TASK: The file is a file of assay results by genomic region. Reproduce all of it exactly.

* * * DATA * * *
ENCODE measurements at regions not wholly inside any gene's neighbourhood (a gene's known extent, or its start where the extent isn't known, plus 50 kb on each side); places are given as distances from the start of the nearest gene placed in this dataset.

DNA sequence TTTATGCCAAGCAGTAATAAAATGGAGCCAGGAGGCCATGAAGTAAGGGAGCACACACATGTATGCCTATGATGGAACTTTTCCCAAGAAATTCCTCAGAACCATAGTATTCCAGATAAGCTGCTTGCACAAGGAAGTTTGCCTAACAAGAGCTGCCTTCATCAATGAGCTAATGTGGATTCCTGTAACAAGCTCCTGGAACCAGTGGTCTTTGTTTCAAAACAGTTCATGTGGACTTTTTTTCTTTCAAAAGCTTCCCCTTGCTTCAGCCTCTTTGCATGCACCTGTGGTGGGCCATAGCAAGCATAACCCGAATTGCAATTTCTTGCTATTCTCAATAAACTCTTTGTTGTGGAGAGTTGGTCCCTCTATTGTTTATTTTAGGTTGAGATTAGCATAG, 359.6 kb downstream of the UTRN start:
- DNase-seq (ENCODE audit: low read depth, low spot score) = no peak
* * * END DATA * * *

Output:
ENCODE measurements at regions not wholly inside any gene's neighbourhood (a gene's known extent, or its start where the extent isn't known, plus 50 kb on each side); places are given as distances from the start of the nearest gene placed in this dataset.

DNA sequence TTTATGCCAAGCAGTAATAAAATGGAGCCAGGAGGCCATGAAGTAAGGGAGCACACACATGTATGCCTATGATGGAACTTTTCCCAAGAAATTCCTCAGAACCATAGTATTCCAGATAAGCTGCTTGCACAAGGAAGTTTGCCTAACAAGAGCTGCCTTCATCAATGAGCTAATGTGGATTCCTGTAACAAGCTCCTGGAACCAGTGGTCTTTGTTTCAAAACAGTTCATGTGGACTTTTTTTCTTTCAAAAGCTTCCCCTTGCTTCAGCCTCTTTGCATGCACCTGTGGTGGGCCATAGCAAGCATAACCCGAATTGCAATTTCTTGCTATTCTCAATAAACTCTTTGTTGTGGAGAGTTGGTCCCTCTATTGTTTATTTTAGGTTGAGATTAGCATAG, 359.6 kb downstream of the UTRN start:
- DNase-seq (ENCODE audit: low read depth, low spot score) = no peak